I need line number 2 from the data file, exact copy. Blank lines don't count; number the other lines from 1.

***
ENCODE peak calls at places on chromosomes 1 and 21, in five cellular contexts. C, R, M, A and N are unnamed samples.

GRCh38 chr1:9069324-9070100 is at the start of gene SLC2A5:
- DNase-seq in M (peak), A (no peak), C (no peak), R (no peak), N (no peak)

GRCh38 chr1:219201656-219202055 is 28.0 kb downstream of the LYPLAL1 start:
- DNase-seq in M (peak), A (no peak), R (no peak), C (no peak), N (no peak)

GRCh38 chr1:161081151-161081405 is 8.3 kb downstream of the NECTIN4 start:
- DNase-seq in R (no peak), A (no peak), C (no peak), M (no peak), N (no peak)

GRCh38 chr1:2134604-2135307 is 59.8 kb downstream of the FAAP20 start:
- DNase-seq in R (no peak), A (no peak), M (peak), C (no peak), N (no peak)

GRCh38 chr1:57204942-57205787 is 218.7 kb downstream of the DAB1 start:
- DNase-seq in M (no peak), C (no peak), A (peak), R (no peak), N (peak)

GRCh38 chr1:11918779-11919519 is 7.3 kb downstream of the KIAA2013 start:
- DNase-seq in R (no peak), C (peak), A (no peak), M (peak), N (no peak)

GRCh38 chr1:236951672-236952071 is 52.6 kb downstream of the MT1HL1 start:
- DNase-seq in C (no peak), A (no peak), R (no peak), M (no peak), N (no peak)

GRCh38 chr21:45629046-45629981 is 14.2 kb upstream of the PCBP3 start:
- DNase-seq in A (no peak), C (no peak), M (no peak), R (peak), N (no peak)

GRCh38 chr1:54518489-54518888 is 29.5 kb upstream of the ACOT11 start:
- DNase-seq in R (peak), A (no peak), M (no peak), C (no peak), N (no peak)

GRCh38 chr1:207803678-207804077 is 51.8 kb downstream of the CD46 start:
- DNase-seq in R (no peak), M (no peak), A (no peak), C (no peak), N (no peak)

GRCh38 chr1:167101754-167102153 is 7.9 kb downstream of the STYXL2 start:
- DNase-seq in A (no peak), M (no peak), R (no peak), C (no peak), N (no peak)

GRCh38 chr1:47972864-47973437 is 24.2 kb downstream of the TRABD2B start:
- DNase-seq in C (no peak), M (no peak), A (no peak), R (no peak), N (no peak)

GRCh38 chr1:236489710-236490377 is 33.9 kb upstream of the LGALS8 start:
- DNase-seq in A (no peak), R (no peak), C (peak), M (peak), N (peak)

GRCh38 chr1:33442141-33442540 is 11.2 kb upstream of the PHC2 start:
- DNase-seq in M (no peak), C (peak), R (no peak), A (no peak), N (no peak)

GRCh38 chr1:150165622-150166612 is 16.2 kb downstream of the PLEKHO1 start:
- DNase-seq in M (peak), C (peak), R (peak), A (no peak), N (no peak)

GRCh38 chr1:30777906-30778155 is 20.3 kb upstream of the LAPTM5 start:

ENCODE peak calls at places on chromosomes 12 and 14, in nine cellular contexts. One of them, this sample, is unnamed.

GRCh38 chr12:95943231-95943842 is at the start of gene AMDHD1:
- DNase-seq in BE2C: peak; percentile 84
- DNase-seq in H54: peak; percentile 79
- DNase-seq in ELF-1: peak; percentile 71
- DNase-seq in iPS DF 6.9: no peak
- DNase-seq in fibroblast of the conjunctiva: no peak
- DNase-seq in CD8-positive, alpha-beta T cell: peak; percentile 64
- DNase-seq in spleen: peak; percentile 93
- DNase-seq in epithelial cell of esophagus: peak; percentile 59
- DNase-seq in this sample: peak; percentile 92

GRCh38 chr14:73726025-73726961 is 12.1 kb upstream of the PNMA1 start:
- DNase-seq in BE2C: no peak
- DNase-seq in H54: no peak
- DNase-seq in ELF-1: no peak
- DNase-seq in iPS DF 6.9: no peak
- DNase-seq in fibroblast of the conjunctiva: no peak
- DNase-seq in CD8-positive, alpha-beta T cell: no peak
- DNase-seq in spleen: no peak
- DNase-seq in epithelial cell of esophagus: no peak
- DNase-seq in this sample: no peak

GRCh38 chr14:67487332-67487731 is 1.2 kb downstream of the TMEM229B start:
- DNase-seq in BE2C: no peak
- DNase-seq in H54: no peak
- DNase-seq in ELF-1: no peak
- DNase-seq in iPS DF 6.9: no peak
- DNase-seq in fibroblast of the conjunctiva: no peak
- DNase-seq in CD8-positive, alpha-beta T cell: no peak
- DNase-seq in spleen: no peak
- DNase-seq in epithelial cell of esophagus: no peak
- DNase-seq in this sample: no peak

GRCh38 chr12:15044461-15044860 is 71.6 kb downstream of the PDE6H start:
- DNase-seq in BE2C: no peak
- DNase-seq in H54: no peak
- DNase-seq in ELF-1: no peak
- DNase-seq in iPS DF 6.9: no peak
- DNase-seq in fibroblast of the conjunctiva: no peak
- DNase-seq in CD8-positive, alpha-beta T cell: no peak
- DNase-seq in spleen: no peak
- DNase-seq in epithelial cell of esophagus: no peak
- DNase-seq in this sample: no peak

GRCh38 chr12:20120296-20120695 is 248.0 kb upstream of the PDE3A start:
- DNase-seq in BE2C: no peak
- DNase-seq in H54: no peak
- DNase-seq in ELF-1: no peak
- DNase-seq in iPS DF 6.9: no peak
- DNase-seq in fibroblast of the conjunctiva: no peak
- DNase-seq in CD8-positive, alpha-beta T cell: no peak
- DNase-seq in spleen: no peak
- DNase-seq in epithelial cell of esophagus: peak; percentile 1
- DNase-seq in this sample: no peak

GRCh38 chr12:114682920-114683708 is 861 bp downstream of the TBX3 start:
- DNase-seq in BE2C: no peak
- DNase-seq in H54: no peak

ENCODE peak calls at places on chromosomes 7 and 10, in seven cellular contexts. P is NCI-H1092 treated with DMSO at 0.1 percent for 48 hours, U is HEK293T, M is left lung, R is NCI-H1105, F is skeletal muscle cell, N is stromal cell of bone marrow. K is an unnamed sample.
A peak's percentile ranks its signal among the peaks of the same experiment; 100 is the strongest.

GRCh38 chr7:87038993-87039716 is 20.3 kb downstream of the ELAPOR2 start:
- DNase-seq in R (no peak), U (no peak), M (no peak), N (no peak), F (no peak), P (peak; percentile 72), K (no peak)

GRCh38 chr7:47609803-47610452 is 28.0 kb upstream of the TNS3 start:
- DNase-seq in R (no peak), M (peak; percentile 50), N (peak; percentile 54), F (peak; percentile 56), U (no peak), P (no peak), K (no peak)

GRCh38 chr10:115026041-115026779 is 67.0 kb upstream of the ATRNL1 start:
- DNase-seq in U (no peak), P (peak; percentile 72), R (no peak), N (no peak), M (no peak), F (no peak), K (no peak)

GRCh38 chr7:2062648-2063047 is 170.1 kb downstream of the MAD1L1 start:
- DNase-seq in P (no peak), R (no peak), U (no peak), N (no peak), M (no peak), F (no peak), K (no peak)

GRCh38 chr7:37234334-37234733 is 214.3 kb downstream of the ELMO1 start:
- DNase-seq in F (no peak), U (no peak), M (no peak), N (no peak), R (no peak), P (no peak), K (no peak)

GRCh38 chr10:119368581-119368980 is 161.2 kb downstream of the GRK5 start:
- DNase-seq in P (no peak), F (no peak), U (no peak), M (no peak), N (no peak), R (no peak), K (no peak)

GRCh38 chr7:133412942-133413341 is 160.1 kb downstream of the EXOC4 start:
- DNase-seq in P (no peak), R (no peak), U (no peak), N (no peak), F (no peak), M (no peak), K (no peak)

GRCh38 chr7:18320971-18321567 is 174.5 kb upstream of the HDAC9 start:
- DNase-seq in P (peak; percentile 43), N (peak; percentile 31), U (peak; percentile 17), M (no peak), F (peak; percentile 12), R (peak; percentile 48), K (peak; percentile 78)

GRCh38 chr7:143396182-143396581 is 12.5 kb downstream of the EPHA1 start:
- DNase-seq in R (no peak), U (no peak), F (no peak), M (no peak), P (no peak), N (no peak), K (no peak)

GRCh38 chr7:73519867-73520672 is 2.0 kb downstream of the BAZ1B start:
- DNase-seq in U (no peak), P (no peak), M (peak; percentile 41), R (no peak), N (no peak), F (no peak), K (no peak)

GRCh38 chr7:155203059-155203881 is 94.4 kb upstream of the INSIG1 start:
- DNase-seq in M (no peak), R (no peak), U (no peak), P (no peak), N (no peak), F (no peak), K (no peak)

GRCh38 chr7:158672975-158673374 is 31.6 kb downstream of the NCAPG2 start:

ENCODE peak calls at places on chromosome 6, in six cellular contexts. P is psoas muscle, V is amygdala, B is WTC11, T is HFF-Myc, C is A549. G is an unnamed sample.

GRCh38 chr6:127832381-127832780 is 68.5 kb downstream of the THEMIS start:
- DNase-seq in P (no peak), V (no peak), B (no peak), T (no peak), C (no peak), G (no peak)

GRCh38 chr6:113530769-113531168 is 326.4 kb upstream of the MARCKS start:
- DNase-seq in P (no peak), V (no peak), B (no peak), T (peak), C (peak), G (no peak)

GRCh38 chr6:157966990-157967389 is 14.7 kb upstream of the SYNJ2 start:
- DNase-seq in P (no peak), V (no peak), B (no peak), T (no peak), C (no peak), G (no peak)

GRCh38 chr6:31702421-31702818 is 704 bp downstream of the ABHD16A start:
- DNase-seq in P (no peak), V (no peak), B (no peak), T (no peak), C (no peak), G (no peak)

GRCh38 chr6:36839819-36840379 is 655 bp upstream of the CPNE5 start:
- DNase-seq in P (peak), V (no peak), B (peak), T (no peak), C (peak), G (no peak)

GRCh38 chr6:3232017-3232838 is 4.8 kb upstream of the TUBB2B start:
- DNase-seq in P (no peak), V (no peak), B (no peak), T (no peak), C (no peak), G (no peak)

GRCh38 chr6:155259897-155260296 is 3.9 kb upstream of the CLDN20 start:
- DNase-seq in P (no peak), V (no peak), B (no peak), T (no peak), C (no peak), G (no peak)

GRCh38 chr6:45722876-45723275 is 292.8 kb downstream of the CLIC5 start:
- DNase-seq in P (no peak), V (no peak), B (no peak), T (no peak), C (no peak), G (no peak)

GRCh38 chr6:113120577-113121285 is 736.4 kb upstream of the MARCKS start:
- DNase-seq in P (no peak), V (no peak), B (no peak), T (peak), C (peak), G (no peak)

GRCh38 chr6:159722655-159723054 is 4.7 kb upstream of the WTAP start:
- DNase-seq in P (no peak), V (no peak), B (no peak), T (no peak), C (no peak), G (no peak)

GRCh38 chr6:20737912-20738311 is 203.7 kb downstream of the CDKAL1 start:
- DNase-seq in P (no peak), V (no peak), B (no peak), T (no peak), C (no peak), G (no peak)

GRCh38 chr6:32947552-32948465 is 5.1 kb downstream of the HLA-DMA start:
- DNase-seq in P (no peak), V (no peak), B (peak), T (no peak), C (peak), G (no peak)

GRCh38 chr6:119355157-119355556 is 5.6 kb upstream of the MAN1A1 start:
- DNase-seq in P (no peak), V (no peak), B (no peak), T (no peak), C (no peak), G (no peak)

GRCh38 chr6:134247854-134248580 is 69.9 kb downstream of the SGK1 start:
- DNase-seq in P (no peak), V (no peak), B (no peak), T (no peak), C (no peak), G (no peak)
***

GRCh38 chr1:9069324-9070100 is at the start of gene SLC2A5: